Fans who have been anxiously awaiting the return of pro soccer to Canada can rejoice, as proposals for the Canadian Premier League have been approved. The richest country in the world without its own professional league, the CPL aims to improve the country’s talent from within. The league’s first two teams, located in Hamilton and Winnipeg, are key to fostering both development and passion for the beautiful game in Canada.
The Canada Soccer Association recently announced the approval of a proposed Canadian Premier League, with two teams already planned and 10 other cities interested. The league, which aims to begin play in 2018, has picked two ideal founding cities. Both Winnipeg and Hamilton not only have a passionate fanbase, but the infrastructure and facilities necessary for a professional team. In addition, both cities had teams in the Canadian Soccer League (CSL), the country’s last attempt at a top flight division which lasted from 1987-1992.
Located in Ontario, Canada, the city of Hamilton has a rich soccer history that includes the Hamilton Steelers in the heyday of the CSL. More recently though, the city has been home to several programs run by Street Soccer Canada. The programs send teams to the National Street Soccer Championship, in addition to helping out local at-risk and underprivileged populations.
While it hasn’t been officially named yet, two patents were filed last fall for the Hamilton Steelers and Hamilton United. Whatever the team name may be, it shouldn’t have any trouble garnering support given the city’s history. In fact, Hamilton has already formed a supporter’s club. The Barton Street Battalion, founded last year, describe themselves on their Facebook page as “Hamilton soccer supporters anxiously awaiting a professional team to return to the Ambitious City.”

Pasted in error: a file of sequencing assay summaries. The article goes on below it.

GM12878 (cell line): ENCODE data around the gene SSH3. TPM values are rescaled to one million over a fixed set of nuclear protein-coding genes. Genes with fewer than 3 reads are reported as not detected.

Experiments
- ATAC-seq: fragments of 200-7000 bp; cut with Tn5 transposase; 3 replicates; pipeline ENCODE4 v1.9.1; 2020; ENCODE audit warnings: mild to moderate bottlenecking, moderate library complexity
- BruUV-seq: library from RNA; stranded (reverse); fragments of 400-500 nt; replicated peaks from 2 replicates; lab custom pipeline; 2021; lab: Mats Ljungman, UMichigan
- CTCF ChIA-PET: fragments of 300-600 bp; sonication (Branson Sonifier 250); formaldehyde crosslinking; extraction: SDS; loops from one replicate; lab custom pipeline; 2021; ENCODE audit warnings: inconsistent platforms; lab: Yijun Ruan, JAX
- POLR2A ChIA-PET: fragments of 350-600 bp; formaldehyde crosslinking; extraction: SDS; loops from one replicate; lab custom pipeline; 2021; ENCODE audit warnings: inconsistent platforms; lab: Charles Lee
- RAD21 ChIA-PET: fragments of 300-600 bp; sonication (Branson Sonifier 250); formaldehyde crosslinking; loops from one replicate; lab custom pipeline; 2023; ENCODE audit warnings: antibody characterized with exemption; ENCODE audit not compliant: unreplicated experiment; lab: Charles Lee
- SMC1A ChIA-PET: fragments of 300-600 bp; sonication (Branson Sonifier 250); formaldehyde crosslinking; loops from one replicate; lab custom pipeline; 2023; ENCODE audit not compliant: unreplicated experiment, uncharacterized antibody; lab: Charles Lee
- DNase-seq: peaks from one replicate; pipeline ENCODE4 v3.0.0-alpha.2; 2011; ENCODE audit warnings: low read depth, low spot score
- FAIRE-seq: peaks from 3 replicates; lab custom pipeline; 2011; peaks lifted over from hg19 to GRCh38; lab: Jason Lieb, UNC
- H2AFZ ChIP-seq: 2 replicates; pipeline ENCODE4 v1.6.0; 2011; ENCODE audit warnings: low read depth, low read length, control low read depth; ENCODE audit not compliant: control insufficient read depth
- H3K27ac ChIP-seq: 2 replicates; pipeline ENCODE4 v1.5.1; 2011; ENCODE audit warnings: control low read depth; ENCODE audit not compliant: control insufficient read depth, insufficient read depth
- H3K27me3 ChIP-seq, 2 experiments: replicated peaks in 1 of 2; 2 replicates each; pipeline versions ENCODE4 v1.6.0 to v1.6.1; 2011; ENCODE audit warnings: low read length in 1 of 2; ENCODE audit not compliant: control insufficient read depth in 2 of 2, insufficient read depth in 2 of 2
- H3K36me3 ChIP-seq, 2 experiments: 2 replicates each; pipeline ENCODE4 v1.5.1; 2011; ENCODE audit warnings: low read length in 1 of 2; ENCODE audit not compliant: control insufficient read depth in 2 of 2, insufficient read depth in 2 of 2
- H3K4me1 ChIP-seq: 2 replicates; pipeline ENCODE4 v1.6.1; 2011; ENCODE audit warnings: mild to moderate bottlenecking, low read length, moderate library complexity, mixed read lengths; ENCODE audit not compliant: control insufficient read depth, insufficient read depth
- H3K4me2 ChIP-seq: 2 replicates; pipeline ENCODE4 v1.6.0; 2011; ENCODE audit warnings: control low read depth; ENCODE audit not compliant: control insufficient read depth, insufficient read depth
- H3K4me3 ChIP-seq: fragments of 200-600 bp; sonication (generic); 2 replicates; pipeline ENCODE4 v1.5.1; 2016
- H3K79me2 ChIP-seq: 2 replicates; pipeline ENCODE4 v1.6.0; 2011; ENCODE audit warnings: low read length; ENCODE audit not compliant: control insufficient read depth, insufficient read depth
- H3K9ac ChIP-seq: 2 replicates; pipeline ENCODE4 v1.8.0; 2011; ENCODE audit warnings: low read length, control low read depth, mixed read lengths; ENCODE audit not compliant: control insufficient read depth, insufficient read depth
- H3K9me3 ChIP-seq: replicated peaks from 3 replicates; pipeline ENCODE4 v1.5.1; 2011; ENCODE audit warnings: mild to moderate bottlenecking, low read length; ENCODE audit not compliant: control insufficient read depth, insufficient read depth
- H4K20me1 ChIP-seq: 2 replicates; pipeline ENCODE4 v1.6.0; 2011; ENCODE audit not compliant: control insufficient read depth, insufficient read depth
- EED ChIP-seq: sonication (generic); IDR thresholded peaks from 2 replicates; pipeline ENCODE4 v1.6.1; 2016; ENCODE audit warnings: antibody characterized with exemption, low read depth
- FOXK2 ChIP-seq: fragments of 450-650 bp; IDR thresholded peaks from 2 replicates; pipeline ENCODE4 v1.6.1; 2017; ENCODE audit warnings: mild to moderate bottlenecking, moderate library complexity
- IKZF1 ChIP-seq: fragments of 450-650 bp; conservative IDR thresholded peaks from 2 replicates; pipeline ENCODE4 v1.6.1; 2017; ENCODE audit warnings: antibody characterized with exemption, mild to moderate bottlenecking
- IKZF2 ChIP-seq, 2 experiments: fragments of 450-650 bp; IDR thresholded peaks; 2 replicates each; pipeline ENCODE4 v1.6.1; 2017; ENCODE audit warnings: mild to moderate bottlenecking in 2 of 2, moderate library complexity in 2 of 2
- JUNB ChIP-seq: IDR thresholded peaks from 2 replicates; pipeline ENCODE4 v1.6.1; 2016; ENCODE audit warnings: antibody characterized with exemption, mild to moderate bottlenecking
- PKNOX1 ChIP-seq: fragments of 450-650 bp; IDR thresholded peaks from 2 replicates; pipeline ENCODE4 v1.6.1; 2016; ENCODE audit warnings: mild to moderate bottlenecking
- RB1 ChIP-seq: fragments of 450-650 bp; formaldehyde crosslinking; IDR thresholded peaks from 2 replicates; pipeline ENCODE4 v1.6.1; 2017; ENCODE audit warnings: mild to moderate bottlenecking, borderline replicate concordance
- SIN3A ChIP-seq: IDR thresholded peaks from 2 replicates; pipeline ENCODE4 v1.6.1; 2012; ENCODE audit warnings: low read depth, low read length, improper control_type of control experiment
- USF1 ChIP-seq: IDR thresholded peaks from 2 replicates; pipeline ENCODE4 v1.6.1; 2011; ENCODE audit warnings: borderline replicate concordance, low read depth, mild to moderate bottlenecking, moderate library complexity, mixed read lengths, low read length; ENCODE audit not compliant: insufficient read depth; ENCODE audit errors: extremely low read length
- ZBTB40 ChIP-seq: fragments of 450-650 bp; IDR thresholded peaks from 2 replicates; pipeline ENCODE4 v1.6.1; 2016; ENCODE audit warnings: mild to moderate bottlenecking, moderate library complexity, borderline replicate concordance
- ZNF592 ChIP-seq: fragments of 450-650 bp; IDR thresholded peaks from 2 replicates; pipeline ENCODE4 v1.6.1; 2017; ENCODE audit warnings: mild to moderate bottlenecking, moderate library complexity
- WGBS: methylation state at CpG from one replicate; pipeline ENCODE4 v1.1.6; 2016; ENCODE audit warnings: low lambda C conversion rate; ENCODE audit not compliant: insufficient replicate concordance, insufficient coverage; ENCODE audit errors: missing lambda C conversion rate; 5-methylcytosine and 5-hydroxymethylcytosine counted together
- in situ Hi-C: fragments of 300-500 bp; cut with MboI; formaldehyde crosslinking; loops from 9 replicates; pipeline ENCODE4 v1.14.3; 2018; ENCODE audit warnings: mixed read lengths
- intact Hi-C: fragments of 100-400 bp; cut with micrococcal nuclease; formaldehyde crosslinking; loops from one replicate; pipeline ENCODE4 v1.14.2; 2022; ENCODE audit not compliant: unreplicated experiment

In addition to already having fan support, the new team has a stadium to play in. Tim Hortons Field, which is the current home of the Canadian Football League’s (CFL) Hamilton Tiger-Cats, has a 24,000 person capacity. The stadium also hosted soccer matches during the 2015 Pan American Games.
Like its fellow founding city Hamilton, Winnipeg also has a lengthy history within the beautiful game. The Winnipeg Fury of the CSL won the league’s final championship before it disbanded in 1992. Winnipeg’s only current professional soccer team is WSA Winnipeg, which plays in the Premier Development League, the fourth tier of U.S. soccer.
Winnipeg’s Canadian Premier League team looks set to play at Investors Group Field, which is the current home of the CFL’s Winnipeg Blue Bombers. The stadium has a 33,234 person capacity and was a hosting site for the 2015 FIFA Women’s World Cup. Winnipeg hosted six group stage matches at the World Cup, producing an average attendance of 28,074 people per match.
Again like Hamilton, Winnipeg has started to form a supporters group in anticipation of a pro team returning to the city. The Red River Rising are a quickly growing bunch that look to fill out Investors Group Field.
With the Canadian Premier League considering an eventual promotion/relegation system, things could get very entertaining in the future as similarly passionate communities throughout Canada cheer their teams on in the hopes of experiencing top flight football. The league plans to begin with eight teams initially, and if 16 teams are in existence by 2020, relegation may start.
It’s about time Canada gets its own professional league, and only time will tell if it can make a return to the World Cup, a feat it has only accomplished once in 1986.